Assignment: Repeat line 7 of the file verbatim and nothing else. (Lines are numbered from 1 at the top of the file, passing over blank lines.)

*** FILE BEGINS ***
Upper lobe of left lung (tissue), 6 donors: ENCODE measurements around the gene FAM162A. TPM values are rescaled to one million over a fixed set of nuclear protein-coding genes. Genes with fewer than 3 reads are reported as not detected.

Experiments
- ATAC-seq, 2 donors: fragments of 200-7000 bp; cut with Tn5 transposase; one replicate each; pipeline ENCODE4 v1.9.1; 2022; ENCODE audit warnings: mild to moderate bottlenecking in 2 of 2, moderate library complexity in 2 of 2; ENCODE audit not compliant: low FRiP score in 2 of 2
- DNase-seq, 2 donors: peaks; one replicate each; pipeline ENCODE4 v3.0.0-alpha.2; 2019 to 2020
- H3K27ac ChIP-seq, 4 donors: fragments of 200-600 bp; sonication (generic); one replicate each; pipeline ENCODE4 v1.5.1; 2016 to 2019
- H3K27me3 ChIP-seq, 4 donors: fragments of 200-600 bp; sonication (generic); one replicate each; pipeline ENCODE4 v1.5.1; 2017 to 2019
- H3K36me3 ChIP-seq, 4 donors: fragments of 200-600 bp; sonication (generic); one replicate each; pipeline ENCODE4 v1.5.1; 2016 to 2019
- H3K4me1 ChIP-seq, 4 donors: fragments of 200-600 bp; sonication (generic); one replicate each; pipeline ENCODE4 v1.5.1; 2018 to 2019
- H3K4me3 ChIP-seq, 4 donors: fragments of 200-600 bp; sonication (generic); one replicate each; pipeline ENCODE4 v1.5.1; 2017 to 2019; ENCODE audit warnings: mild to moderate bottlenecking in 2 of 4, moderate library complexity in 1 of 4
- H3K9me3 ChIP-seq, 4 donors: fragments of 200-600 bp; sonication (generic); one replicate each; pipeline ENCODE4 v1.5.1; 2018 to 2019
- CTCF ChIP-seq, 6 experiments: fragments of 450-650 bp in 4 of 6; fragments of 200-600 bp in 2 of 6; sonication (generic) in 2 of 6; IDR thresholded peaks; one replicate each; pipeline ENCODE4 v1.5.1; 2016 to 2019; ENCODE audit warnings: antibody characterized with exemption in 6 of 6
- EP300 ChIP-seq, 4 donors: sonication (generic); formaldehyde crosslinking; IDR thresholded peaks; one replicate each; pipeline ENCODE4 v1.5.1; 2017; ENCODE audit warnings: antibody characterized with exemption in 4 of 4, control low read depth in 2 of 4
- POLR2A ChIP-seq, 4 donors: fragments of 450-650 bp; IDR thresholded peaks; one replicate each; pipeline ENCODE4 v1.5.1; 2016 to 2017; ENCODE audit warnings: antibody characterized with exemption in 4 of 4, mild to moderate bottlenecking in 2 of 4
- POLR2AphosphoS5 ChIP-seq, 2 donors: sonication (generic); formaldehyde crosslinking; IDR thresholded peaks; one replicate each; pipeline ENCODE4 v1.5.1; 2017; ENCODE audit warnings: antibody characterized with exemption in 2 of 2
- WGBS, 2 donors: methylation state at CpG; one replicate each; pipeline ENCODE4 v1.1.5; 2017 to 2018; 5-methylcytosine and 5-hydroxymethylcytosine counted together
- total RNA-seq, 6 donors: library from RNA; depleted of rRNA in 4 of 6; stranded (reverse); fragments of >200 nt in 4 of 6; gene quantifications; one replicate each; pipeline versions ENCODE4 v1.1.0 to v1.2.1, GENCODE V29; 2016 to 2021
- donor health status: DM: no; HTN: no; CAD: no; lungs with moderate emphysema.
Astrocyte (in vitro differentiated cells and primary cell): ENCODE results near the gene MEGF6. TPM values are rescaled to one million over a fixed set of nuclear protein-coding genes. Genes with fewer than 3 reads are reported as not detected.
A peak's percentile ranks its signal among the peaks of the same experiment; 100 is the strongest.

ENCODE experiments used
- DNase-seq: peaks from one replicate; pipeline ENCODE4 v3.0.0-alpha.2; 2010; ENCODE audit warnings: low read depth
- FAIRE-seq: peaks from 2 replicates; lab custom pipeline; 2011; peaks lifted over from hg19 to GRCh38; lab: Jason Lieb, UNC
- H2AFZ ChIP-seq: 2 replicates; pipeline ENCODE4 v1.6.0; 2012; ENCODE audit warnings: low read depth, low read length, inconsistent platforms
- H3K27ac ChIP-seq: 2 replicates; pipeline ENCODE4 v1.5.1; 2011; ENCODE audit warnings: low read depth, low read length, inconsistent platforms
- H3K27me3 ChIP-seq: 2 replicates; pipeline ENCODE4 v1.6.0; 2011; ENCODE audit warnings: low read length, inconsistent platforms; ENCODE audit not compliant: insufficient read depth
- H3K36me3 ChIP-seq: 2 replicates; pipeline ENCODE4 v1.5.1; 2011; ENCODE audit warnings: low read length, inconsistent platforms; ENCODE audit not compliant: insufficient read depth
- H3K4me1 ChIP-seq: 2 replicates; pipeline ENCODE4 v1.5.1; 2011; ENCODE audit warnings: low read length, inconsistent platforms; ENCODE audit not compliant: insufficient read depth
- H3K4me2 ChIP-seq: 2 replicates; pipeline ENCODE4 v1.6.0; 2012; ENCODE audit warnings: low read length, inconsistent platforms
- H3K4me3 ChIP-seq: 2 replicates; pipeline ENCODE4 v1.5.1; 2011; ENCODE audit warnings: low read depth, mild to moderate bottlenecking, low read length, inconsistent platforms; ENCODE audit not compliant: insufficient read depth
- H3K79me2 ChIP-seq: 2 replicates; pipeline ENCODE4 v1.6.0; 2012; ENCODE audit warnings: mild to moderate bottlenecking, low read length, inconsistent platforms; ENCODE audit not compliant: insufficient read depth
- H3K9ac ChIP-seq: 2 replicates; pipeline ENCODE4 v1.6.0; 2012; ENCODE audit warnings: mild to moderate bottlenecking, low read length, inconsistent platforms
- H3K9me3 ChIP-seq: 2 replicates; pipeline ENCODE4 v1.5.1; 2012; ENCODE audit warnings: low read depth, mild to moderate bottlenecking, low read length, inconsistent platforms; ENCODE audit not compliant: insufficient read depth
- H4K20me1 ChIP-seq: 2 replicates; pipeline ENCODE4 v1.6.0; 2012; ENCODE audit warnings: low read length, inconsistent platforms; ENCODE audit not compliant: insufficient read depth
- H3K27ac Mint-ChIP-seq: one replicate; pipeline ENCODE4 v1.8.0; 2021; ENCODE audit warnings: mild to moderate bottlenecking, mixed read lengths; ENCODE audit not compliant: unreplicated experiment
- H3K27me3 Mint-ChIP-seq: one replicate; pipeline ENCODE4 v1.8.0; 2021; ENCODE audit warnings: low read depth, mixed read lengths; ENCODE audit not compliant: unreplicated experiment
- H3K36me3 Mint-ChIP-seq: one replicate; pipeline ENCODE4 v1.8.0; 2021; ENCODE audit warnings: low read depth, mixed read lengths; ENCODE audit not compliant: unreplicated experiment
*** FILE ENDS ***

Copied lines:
- H3K36me3 ChIP-seq, 4 donors: fragments of 200-600 bp; sonication (generic); one replicate each; pipeline ENCODE4 v1.5.1; 2016 to 2019